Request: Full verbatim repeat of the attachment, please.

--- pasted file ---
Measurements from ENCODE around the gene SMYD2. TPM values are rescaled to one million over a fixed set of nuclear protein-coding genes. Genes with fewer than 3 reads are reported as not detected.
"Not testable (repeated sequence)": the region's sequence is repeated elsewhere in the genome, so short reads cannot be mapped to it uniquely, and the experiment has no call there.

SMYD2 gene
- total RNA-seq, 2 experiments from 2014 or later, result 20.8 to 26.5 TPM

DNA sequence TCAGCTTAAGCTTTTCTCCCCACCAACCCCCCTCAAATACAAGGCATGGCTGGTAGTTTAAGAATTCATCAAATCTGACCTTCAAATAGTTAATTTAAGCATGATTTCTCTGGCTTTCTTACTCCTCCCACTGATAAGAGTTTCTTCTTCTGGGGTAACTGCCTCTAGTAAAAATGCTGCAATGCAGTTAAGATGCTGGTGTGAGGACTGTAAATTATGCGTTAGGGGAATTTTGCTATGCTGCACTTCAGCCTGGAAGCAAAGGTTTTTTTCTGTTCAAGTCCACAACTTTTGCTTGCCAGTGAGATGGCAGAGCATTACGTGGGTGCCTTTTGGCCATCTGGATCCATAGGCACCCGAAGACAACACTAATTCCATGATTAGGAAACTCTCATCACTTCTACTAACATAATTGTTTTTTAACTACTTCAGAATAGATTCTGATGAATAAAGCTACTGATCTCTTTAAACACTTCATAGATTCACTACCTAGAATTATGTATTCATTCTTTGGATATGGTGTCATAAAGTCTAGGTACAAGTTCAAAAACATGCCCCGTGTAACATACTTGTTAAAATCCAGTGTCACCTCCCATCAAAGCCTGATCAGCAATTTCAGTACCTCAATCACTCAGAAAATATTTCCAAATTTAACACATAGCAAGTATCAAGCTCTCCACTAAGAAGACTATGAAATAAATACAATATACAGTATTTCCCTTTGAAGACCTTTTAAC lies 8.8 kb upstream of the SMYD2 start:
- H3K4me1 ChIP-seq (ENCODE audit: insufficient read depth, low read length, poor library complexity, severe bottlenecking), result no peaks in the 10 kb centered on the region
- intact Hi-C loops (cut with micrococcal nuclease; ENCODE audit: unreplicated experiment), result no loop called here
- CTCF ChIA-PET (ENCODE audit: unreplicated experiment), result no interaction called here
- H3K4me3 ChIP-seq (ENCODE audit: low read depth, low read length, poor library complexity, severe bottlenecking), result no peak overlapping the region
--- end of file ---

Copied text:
Measurements from ENCODE around the gene SMYD2. TPM values are rescaled to one million over a fixed set of nuclear protein-coding genes. Genes with fewer than 3 reads are reported as not detected.
"Not testable (repeated sequence)": the region's sequence is repeated elsewhere in the genome, so short reads cannot be mapped to it uniquely, and the experiment has no call there.

SMYD2 gene
- total RNA-seq, 2 experiments from 2014 or later, result 20.8 to 26.5 TPM

DNA sequence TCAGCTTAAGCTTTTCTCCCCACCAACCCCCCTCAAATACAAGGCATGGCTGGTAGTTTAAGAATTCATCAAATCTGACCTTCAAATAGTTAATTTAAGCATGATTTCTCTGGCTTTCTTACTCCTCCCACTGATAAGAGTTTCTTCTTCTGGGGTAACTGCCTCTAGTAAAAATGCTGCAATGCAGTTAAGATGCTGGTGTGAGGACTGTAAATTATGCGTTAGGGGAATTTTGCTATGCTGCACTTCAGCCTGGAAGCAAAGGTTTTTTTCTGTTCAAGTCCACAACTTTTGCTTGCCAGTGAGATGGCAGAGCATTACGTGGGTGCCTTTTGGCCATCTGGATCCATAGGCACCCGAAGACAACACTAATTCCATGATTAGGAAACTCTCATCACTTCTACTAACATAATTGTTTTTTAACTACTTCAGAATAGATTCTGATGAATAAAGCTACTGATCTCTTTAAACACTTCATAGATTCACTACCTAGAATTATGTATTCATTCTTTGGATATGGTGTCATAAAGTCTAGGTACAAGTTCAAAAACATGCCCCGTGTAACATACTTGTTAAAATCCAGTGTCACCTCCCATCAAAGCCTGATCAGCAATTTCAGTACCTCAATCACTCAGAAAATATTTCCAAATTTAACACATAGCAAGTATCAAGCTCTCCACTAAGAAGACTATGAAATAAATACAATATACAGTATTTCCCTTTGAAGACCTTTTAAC lies 8.8 kb upstream of the SMYD2 start:
- H3K4me1 ChIP-seq (ENCODE audit: insufficient read depth, low read length, poor library complexity, severe bottlenecking), result no peaks in the 10 kb centered on the region
- intact Hi-C loops (cut with micrococcal nuclease; ENCODE audit: unreplicated experiment), result no loop called here
- CTCF ChIA-PET (ENCODE audit: unreplicated experiment), result no interaction called here
- H3K4me3 ChIP-seq (ENCODE audit: low read depth, low read length, poor library complexity, severe bottlenecking), result no peak overlapping the region